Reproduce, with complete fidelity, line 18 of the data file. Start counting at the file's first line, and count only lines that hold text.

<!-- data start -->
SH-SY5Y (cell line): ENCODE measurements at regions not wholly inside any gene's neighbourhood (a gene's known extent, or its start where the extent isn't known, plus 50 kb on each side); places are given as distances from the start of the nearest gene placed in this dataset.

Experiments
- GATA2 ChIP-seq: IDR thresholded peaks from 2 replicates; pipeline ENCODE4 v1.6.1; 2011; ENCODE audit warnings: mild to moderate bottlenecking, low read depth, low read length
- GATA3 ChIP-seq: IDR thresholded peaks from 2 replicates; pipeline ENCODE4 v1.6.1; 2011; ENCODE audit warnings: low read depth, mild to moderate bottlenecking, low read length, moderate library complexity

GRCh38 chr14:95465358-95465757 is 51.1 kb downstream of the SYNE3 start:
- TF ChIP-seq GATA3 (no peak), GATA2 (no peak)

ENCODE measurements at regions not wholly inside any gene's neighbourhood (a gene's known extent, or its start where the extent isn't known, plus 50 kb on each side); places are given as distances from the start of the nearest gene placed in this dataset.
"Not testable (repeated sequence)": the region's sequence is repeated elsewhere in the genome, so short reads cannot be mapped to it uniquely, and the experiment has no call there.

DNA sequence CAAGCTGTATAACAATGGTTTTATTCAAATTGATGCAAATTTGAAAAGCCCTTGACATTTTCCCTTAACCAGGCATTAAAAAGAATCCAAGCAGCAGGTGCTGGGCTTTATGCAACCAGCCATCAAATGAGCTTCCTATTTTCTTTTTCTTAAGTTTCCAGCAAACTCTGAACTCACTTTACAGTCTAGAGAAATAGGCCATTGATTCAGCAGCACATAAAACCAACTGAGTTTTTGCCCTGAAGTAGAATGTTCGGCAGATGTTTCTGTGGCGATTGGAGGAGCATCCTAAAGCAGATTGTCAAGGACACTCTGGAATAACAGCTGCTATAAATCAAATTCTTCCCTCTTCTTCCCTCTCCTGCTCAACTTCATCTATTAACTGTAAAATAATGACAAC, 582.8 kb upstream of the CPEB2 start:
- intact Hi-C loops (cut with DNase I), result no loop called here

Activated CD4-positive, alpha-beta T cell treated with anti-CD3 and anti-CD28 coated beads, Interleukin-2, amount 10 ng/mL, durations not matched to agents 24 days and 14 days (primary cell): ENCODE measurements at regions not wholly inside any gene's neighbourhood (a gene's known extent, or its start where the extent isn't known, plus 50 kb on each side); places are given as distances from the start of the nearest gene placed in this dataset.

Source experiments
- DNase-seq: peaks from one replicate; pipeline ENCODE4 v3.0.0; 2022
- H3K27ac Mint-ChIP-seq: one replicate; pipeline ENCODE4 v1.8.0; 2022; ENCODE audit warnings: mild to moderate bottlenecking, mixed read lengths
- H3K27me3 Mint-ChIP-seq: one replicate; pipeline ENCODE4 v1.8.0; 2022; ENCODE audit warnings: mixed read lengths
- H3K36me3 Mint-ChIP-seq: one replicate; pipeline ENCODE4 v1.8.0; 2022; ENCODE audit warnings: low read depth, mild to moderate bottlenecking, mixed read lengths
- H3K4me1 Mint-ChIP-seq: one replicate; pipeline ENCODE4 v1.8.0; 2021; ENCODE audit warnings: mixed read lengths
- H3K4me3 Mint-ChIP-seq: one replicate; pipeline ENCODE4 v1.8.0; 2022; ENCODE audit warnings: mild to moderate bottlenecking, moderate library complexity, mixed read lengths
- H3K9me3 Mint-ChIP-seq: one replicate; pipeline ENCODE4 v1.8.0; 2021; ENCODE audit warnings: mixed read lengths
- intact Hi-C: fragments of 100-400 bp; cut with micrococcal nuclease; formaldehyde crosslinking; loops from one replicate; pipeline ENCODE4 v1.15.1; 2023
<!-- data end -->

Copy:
- H3K4me3 Mint-ChIP-seq: one replicate; pipeline ENCODE4 v1.8.0; 2022; ENCODE audit warnings: mild to moderate bottlenecking, moderate library complexity, mixed read lengths